“Sometimes it’s not a question of ‘Who?’ it’s a question of ‘Who Knows?’ There are certain people – they are markers. If they start to move, I’ll know something’s up – like rats deserting a sinking ship.” Sherlock Holmes
The great detective Sherlock Holmes had a formula for predicting the future; the fictional crime fighter detailed his method in the 1903 short story "The Adventure of the Empty House." There are certain people and their actions tend to give a hint as to what will happen next.
The same is true of sports journalists, they often have an ability to predict the future and their stories are much like Sherlock Holmes' markers. Yesterday all the markers suggested that Martin O’Neill was gone and it was a case of ‘when’ and not ‘if’ confirmation he was joining Stoke City would come.
O’Neill had held talks with the club’s chairman and would soon be the new manager of the Premier League strugglers; he’d be taking Roy Keane with him – so went the stories from all of the prominent football writers in the country.
24 hours later and they appear to have been wide of the mark, the majority of informed soccer writers, broadcasters and pundits apparently duped. Former Watford boss Quique Sanchez Flores has become Stoke's number one target for the vacant manager's position.
Flores was coy on his future after his Espanyol team won at Levante in the Copa del Rey on Thuesday night but he's set for more talks with the club today.
Did the press deliberately spread misinformation, did they jump the gun or did their sources mislead them? Some of the football gossip sites pushed the unconfirmed story, some jumped the gun, I was guilty of that one in coverage of the story on air. Others were possibly mislead by well placed sources close to the situation.
Martin O’Neill for his part, when he does next meet the media and this topic is broached, will likely express offense. It might be genuine too, O’Neill is old school and he has given his word to remain as the Republic of Ireland manager.
As far as he is concerned that is good enough, being slow to sign on the dotted line is not unusual for the enigmatic Derryman, it took him almost a year to actually scrawl his signature on his last contract.
The O’Neill story likely did come from well placed sources at Stoke. Their intention for sharing the information was not to inform fans of their progress on the hunt for a new manager but to put pressure on their preferred choice.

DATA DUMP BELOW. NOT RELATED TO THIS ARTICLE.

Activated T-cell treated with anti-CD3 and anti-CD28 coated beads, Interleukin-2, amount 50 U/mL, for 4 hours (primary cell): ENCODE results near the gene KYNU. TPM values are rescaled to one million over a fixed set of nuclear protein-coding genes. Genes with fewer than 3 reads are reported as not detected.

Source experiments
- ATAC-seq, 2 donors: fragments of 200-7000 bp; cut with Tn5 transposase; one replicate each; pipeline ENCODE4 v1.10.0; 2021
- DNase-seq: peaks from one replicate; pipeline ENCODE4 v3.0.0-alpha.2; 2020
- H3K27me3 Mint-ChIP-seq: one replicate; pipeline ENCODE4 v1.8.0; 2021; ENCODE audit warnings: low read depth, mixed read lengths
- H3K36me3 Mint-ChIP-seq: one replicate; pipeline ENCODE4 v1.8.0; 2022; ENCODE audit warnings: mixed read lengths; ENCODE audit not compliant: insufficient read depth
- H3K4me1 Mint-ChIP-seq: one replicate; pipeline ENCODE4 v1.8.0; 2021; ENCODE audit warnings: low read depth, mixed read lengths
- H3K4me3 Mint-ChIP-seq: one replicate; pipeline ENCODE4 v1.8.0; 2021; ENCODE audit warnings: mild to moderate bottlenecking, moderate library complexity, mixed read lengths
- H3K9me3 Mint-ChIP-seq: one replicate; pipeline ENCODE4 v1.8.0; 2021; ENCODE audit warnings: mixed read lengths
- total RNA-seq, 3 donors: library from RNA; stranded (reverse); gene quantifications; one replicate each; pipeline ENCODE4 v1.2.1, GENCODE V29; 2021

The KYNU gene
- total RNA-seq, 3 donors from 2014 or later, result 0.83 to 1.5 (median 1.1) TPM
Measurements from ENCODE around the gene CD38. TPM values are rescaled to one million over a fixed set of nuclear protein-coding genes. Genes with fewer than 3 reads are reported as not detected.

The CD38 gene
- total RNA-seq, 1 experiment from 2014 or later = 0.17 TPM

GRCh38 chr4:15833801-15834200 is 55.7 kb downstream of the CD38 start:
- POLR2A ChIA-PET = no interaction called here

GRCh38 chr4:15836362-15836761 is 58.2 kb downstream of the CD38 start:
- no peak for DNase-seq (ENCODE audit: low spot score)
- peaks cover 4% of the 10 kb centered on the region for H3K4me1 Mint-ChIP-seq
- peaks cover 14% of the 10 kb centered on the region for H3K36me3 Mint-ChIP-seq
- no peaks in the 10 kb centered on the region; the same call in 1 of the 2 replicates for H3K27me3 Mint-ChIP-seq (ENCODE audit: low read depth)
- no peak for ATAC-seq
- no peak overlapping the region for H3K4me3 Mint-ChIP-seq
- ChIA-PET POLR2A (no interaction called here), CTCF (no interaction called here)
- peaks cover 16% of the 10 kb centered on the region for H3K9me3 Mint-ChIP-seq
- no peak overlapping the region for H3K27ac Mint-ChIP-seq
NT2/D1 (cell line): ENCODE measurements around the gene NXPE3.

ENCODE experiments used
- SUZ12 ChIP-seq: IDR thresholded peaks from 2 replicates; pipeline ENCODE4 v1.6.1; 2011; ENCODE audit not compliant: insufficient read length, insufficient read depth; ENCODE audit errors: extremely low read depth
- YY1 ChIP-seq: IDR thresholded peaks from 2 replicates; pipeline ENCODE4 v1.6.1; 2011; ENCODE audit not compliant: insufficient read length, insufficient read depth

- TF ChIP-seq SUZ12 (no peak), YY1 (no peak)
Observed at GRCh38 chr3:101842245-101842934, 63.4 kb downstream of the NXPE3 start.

If that was Sanchez from day one, then the flirtation with O’Neill will only serve to strengthen their hand when it comes to negotiating with the man they really want to save them from relegation.
O’Neill is a pawn in the great game, unless Sanchez says no, then it gets really interesting. The surprising thing is not that this kind of stuff happens, but that the ‘markers’ who deliver our sports news fell for the ruse.
The same tactics were used to help lure O’Neill into the Republic of Ireland job in 2013. He was the preferred candidate to replace Giovanni Trapattoni, but reports suggested that he was hesitant to commit. It was a surprise when I spoke to an FAI insider at a press conference who told me that Mick McCarthy would be the next Ireland manager.
Thinking I may have been gifted an exclusive I was shocked to see every other outlet run the same line. O’Neill was announced as the manager the next week.
McCarthy knew that the press and bookmakers installing him the frontrunner was just a ploy to put pressure on O’Neill to commit, when it was put to him that he was hotly tipped to be the next Ireland manager according to FAI insiders he cut through the bullshit: “Martin O’Neill is getting the job as far as I’m aware. That’s totally nailed on. He’s a shoo-in for it.”
Now just over four years later the same story is unfolding, Stoke City are doing what they have to do to get their man. This time O’Neill is the bait.